Tent Inner

Tent Inner

Last weekend we spent a lot of time putting the tent up and taking it down. It was all reasonably straight forward until you tried to do it with gloves on, then things became a bit trickier, and that was in a warm conference room with no wind, on a good nights sleep!

The tent has a square inner, which is the main living compartment. This has to be held onto at all times when the tent is being put up; if you accidentally let go of it, it will fly off like a kite in the lightest of winds …. not very clever to be homeless in the arctic!

 

 

Complete Tent

Complete Tent

The inner is covered by a protective outer, which also provides essential cooking and logistical space.The outer is attached to the inner at the corners and in the middle. The whole tent is then ‘pegged’ into the snow with our skis.

We are given all our equipment in October. This in theory gives us enough time, as teams, to get efficient at putting the tents up and down, using the stoves and refilling the fuel bottles.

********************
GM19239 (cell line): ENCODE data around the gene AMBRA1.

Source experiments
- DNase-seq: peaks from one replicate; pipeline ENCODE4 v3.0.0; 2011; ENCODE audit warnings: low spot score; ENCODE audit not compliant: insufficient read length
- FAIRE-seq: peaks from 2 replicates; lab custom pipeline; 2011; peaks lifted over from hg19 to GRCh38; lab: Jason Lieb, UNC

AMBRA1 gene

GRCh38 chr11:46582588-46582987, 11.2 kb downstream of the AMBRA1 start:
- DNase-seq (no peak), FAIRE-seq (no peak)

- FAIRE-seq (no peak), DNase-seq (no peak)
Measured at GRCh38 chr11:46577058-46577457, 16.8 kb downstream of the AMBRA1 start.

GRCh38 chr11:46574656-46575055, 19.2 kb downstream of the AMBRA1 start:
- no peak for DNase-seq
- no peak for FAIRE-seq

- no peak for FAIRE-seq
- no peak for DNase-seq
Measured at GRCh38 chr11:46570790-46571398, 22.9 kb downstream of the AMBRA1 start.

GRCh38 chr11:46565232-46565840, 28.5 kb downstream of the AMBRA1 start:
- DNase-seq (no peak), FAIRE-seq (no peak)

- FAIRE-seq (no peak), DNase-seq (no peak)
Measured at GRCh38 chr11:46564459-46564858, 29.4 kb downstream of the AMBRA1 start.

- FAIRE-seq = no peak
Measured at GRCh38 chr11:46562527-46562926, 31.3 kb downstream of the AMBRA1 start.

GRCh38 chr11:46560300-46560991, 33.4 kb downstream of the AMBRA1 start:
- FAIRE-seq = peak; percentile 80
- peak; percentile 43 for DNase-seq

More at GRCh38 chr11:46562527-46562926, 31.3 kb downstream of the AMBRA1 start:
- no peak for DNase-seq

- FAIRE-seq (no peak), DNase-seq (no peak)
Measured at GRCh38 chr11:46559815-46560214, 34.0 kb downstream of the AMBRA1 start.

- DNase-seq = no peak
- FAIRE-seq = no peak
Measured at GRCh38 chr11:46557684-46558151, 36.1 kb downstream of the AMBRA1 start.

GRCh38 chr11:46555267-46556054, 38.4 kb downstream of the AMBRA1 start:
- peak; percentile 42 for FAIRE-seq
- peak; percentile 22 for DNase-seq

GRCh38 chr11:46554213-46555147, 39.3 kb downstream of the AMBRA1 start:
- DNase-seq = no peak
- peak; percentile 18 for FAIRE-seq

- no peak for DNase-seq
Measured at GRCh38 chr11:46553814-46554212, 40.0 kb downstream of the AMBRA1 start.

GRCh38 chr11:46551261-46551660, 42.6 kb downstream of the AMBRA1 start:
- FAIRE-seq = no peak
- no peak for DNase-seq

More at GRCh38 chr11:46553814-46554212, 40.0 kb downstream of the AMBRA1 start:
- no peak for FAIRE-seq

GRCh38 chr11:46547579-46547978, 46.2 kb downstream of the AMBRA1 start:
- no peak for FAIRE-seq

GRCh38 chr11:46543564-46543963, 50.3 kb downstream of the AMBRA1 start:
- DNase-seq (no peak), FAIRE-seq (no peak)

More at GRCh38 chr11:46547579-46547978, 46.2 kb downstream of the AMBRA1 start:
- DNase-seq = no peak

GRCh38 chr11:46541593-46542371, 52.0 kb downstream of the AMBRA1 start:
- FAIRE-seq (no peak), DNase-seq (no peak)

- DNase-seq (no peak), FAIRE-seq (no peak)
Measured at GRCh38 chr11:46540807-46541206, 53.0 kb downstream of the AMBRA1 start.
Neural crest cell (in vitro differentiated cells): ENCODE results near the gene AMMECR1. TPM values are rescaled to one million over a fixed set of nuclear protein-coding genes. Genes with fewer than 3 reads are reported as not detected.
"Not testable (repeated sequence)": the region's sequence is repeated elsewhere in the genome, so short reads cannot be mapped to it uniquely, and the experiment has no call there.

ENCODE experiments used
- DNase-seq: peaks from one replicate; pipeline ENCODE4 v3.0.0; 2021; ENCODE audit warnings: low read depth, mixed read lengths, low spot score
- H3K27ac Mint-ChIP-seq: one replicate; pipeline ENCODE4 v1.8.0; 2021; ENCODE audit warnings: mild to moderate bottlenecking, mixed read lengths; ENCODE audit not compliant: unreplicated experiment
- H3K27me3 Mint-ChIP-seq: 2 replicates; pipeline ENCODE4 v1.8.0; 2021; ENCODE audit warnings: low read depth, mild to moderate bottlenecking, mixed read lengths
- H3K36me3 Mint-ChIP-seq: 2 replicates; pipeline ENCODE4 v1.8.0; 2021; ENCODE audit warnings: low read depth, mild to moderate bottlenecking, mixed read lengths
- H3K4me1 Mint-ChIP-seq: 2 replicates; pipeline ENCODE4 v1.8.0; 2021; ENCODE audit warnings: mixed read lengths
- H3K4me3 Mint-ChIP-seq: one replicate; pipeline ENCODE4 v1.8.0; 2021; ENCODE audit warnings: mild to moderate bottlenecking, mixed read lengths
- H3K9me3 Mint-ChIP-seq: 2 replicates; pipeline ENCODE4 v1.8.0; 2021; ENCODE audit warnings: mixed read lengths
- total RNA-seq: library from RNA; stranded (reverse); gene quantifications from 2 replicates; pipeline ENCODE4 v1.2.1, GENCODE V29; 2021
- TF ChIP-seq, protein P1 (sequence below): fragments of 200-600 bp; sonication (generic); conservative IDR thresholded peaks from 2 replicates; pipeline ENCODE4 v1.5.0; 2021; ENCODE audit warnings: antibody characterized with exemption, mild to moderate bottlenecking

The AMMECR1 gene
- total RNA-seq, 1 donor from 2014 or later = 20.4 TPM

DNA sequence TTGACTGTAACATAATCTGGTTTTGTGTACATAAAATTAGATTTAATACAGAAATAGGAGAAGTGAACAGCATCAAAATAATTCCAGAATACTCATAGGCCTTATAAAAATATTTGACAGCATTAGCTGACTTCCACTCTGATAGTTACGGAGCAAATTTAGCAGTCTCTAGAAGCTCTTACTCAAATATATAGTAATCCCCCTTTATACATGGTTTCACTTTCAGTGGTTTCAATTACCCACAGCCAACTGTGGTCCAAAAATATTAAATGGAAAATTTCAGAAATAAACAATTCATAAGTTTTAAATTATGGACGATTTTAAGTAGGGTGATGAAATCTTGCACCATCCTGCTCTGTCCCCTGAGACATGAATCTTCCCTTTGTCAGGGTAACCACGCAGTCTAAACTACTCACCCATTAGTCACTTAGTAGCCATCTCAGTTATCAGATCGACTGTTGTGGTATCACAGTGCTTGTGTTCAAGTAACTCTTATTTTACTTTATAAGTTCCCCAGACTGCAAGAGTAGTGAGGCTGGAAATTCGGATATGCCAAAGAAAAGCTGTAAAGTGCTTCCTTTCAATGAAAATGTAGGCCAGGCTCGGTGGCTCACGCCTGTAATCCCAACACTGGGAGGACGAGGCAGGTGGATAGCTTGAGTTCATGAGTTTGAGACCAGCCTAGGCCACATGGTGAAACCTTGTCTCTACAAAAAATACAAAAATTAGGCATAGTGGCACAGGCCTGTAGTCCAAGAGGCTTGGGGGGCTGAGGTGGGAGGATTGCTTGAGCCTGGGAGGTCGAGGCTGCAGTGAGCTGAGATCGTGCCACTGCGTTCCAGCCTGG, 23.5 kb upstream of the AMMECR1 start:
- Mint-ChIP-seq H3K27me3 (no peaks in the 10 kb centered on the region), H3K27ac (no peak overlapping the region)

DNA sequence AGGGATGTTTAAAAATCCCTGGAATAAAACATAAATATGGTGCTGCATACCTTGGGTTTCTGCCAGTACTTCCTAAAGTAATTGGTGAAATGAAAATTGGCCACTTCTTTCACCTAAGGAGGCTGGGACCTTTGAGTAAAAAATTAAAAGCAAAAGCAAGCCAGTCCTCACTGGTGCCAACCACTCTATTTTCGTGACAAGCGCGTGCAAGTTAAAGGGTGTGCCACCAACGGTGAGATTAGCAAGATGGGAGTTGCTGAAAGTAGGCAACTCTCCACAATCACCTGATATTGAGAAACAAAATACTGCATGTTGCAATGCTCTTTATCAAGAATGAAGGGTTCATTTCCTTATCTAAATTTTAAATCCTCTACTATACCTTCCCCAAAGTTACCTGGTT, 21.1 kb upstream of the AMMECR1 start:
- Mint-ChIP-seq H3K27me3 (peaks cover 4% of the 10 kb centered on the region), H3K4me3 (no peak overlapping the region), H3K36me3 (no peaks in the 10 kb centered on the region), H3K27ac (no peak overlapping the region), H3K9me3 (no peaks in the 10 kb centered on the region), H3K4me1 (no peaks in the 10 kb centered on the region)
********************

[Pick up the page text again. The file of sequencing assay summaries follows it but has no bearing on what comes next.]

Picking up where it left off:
Good tent management is essential!tent layout

 

The ‘cook’ is responsible for providing all meals and filling the flasks. As soon as the tent is erected, they start getting the tent organised and the stoves lit. The rest of the team, secure the tent by piling snow on the black tent flaps and fastening down the pulks (sledges). A trench is dug out in the entrance to ease boot usage. Once inside the tent the wind suit and middle layers are removed and hung up to dry. I am assured that once both stoves have been lit it doesn’t take long to make the tent all warm, it is certainly very cosy! Each trekker is allocated a storage net to keep all their belongings organised, and within easy reach. It will be good to bring these organisational and regimental skills back into the office; I am sure I have more clutter and filing places than I really need to run the business as efficiently as I could!

I have upped the training this week. The blue skies and sunshine have been a big motivator! I walked 12 miles on Thursday, had a very intense Pilate’s class on Friday and walked 26 miles on Saturday. The long walk with Lucy and Rosie was part of our training for the Moonwalk in May. We found the walk much easier than the 18 miles we did in January, which is good news, but we were all very tired and took things relatively easy today. I am a little worried about completing the Nijmegen Marches in July, which is 4 days of 26 miles…..

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